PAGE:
Remaining sober during the holiday season can be challenging for anyone in recovery and particularly so for those early in the process for whom it is a new experience. My staff and I compiled some strategies to assist you and your patients during this time of numerous social events. I shared six of those strategies with you last week. Here are the others for the holiday season and recovery:
1. Develop a game plan for how you will let people know you aren’t drinking. It’s up to you how much information you divulge. For some, you might just say “No thanks.” With others, you might say “I’m not drinking anymore.” Some even make a joke to create a distraction, such as “I’ve met my life quota on alcohol.”
2. Be cautious about what you are eating and drinking. Holiday foods and drinks can be riddled with alcohol. Don’t be afraid to ask if that suspicious punch or French type dessert contains alcohol.
3. Don’t be afraid to ask for extra support from family, friends, your counselor, or your sponsor. It’s perfectly normally in early recovery to need extra help and encouragement during new challenges in your recovery.
4. Find new ways to celebrate with family and friends. Create new traditions is one of the tips for the holiday season and recovery. Try new things. Since you are changing so many things in your life, why not try new things or bring back things you used to enjoy? Go ice skating, bake cookies with the kids or grandkids, see a holiday show or play, or volunteer and give back to your community. Be open to anything new that keeps your spirits high and keeps you from feeling pity for yourself because you aren’t having “fun” like everyone else is best. Avoid isolating yourself.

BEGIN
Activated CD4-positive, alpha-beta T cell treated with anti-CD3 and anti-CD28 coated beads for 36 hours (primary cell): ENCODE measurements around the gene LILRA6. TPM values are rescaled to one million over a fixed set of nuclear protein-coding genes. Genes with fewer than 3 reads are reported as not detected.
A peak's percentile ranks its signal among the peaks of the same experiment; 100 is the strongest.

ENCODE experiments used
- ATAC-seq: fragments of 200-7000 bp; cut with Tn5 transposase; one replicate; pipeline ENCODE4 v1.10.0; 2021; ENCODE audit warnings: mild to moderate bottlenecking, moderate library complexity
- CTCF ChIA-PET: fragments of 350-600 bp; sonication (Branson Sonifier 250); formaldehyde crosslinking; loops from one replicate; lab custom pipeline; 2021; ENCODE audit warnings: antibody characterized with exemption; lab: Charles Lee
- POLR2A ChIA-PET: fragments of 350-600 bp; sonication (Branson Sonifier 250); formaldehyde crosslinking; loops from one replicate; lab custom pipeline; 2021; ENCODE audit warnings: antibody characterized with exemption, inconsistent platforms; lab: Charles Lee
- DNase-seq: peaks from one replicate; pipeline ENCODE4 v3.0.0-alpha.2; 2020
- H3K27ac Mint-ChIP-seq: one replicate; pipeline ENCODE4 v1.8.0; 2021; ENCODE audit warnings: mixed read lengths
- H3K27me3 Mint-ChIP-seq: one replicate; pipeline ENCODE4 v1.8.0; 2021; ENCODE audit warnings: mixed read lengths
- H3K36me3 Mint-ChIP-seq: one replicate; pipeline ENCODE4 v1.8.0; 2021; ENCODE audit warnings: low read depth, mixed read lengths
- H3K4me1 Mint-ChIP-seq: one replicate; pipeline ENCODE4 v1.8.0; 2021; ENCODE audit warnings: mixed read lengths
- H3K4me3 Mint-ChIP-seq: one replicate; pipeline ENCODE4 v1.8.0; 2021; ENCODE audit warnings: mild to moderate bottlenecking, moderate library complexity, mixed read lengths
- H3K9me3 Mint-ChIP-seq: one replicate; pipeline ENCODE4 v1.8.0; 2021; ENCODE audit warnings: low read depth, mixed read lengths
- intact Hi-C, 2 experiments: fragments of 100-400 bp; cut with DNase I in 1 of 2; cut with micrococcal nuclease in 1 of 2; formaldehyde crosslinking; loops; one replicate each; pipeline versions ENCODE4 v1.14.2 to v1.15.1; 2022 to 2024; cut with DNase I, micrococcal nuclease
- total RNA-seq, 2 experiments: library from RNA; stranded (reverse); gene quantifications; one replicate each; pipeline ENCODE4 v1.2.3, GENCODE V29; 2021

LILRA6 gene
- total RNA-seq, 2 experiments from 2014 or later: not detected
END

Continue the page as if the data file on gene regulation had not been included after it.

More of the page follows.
5. Attend a meeting. If you don’t know where to go or what to do with yourself, remember that AA and NA often have 24-hour long events during the holidays for people who need some extra help or just want a safe place to be.
6. Remember to remain grateful. Gratitude helps keep us in the right head space and helps us remember all we have to be thankful for. Think how far you have come since entering recovery.
We wish you a safe and happy holiday season using these tips for the holiday season and recovery! Contact us to learn more.